Union Membership Attrition
Chaison, Gary, Monthly Labor Review
In studies of the state of the labor unions, researchers often estimate union membership attrition--that is, the annual loss in union members caused by employment shifts. For unions to have net growth in the number of members, the losses must be offset by new union members, which are gotten through organizing. (1) This research summary examines the validity of common assumptions about membership attrition by measuring union membership changes in expanding and declining industries as well as the number of new members needed by the unions each year for either no change or an increase in union density of 1 percentage point. Union density, a widely used measure of union organization and influence, is calculated as the annual percentage of employed wage and salary workers who are union members. (2)
Union membership change in growing and declining industries
A 1999 study by the AFL-CIO revealed that union membership was concentrated in declining industries and there were few new members in expanding industries. Over a 14-year period (1984-97), union members held 80 percent of the jobs lost in major declining industries, but gained only 5 percent of the new jobs in the fastest growing industries.
In other words, where jobs were lost on net they were disproportionately union members' jobs, and where jobs were gained they were disproportionately nonunion jobs. Employment shifts were not adding to the unions' membership rolls, but rather decreasing them significantly. (3)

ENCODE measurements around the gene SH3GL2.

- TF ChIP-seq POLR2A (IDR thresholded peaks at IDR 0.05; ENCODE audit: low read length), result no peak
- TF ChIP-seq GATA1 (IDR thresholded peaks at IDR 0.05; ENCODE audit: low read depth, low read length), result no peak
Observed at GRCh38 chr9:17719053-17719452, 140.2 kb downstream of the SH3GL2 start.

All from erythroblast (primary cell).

This relationship is examined with updated union membership data derived from the Current Population Survey (CPS), in which respondents were asked if they belonged to or were represented by unions or employee associations. (4) The industries used in the calculations here were selected from the CPS data on the basis of their rankings over time adding or losing jobs. Table 1, therefore, shows union membership changes in the 10 industry classifications that had the greatest employment increases over a recent 5-year period: 2003 to 2008. (5) Table 2 shows changes in membership in the 10 industry classifications that were declining the most during those years.
In the 10 industries with the greatest employment growth, 19 percent of new jobs were held by union members. (6) Among the industry classifications with the greatest decline, 24 percent of the jobs lost belonged to union members. These results are certainly not as dramatic as those uncovered by the AFL-CIO study, but they do enable us to conclude that union members held a larger proportion of jobs in the fastest declining industries than in the fastest growing industries. Consequently, as some industries expand over time and others contract, union membership declines. (7)
Unchanged and minimally changing private sector union density
Analyses of union membership growth or decline usually estimate the number of new members that unions would have to gain for private sector union density to remain unchanged from one year to another. This is done to illustrate how unions must "run fast" to simply remain in place--that is, how many new members unions need to acquire through organizing efforts to offset the outflow of members. For example, Richard B. Freeman calculated the annual loss in private union membership and concluded that "unions, like the Red Queen in Through the Looking Glass for whom 'it takes all the running you can do, to keep in the same place,' must organize large numbers of workers each year to maintain private sector density." (8)
This report also estimates the number of union members needed to increase private sector union density by a minimal amount--a single percentage point. This represents a very low rate of growth and can be used to show how many new members unions would need each year to reverse the decline in density by just a small, seemingly unremarkable proportion. This is a benchmark that has been utilized before. …